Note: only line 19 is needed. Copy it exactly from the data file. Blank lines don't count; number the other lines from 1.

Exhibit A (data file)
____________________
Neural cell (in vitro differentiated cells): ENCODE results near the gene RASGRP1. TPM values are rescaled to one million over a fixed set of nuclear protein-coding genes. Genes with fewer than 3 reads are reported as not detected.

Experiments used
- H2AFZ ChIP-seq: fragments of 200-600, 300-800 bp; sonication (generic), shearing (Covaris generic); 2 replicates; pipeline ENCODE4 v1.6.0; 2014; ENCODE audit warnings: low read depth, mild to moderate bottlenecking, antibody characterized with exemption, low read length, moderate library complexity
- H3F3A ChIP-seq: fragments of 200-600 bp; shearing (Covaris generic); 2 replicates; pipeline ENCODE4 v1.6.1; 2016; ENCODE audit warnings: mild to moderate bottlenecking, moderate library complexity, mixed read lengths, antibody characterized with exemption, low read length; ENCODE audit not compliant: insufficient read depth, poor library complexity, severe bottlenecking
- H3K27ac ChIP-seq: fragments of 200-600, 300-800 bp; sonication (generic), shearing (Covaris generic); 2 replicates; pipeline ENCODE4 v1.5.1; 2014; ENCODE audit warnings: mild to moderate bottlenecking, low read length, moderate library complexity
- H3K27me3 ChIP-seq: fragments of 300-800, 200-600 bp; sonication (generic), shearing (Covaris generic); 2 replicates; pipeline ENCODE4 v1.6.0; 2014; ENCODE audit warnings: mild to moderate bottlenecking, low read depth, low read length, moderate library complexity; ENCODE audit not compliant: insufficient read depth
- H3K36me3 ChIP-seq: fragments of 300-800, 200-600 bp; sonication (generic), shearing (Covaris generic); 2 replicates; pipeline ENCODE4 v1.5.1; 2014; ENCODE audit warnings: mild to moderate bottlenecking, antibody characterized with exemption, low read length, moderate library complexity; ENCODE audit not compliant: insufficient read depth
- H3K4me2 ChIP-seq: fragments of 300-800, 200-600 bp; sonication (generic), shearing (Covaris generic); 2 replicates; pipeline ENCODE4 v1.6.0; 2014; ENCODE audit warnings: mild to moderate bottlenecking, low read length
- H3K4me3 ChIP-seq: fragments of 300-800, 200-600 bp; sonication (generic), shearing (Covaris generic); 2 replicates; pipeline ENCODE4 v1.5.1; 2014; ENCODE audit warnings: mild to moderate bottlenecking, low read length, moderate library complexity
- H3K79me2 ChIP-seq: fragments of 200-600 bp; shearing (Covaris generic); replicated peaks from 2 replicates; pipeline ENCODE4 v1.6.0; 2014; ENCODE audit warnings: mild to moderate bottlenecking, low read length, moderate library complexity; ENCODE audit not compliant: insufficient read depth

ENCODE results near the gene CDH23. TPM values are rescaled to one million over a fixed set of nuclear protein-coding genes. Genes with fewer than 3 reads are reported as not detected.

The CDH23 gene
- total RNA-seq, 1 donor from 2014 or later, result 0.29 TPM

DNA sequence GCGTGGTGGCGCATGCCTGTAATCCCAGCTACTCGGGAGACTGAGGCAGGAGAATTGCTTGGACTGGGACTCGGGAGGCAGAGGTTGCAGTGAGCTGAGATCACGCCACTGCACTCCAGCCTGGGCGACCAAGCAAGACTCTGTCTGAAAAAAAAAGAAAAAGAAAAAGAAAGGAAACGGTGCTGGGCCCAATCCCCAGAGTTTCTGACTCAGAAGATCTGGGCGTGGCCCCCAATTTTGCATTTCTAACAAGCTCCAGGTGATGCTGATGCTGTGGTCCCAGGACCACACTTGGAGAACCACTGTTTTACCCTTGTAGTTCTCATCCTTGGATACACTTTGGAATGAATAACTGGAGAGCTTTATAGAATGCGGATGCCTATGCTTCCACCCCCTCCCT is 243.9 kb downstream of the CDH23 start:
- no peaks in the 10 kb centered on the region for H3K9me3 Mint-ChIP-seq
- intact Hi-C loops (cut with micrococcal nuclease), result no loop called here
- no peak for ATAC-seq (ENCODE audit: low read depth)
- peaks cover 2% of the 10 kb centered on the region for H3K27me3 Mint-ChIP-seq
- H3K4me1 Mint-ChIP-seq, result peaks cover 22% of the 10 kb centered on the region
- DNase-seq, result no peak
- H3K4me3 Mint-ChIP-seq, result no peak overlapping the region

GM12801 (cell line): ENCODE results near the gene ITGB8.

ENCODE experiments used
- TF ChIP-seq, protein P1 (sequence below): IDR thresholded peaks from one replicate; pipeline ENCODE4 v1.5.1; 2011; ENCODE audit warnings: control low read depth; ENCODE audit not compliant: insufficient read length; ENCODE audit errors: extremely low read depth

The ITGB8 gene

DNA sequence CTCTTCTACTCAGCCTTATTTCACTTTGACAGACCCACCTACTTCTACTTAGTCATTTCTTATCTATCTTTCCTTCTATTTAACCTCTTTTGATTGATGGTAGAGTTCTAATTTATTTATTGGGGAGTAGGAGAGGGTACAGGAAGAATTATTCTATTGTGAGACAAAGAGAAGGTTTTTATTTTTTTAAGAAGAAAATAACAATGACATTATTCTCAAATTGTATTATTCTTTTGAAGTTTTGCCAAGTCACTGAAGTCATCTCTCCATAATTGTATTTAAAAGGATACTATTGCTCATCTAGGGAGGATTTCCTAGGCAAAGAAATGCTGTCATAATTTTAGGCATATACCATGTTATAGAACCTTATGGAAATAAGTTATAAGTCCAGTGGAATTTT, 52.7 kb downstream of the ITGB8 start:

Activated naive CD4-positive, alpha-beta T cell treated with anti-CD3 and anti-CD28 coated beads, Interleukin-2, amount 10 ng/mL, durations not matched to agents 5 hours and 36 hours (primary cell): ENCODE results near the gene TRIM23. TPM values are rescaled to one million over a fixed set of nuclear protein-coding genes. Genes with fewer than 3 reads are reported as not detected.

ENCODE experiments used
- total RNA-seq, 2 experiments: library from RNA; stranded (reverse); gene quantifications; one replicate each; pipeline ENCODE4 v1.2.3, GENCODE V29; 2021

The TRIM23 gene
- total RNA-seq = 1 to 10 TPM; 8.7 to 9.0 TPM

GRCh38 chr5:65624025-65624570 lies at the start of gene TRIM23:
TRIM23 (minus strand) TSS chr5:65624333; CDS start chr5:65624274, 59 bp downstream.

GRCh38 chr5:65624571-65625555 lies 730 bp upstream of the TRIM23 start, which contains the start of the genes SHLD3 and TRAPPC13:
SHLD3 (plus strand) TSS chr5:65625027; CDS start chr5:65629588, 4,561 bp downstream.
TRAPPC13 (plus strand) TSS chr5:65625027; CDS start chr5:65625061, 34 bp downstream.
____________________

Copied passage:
- H3K4me1 Mint-ChIP-seq, result peaks cover 22% of the 10 kb centered on the region